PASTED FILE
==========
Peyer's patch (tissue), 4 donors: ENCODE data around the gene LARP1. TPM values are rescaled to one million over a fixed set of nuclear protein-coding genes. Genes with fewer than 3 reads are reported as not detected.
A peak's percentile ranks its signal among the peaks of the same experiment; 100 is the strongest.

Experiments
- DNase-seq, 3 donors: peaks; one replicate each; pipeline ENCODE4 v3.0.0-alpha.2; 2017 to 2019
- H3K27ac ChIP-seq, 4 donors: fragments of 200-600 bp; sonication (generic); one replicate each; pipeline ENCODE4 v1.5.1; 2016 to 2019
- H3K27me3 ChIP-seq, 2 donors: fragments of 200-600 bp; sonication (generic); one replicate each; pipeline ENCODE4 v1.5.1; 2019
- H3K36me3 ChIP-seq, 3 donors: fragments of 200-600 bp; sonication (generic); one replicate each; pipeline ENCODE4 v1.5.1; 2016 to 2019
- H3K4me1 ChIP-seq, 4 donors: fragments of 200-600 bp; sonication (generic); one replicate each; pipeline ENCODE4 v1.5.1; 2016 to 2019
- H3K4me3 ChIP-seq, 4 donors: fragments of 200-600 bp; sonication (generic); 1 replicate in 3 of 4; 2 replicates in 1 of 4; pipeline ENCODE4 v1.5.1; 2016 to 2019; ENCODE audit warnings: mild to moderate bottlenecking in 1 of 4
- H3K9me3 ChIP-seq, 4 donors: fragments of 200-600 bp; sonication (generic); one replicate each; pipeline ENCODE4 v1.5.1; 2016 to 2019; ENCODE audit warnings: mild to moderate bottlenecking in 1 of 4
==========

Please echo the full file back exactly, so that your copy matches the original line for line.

Peyer's patch (tissue), 4 donors: ENCODE data around the gene LARP1. TPM values are rescaled to one million over a fixed set of nuclear protein-coding genes. Genes with fewer than 3 reads are reported as not detected.
A peak's percentile ranks its signal among the peaks of the same experiment; 100 is the strongest.

Experiments
- DNase-seq, 3 donors: peaks; one replicate each; pipeline ENCODE4 v3.0.0-alpha.2; 2017 to 2019
- H3K27ac ChIP-seq, 4 donors: fragments of 200-600 bp; sonication (generic); one replicate each; pipeline ENCODE4 v1.5.1; 2016 to 2019
- H3K27me3 ChIP-seq, 2 donors: fragments of 200-600 bp; sonication (generic); one replicate each; pipeline ENCODE4 v1.5.1; 2019
- H3K36me3 ChIP-seq, 3 donors: fragments of 200-600 bp; sonication (generic); one replicate each; pipeline ENCODE4 v1.5.1; 2016 to 2019
- H3K4me1 ChIP-seq, 4 donors: fragments of 200-600 bp; sonication (generic); one replicate each; pipeline ENCODE4 v1.5.1; 2016 to 2019
- H3K4me3 ChIP-seq, 4 donors: fragments of 200-600 bp; sonication (generic); 1 replicate in 3 of 4; 2 replicates in 1 of 4; pipeline ENCODE4 v1.5.1; 2016 to 2019; ENCODE audit warnings: mild to moderate bottlenecking in 1 of 4
- H3K9me3 ChIP-seq, 4 donors: fragments of 200-600 bp; sonication (generic); one replicate each; pipeline ENCODE4 v1.5.1; 2016 to 2019; ENCODE audit warnings: mild to moderate bottlenecking in 1 of 4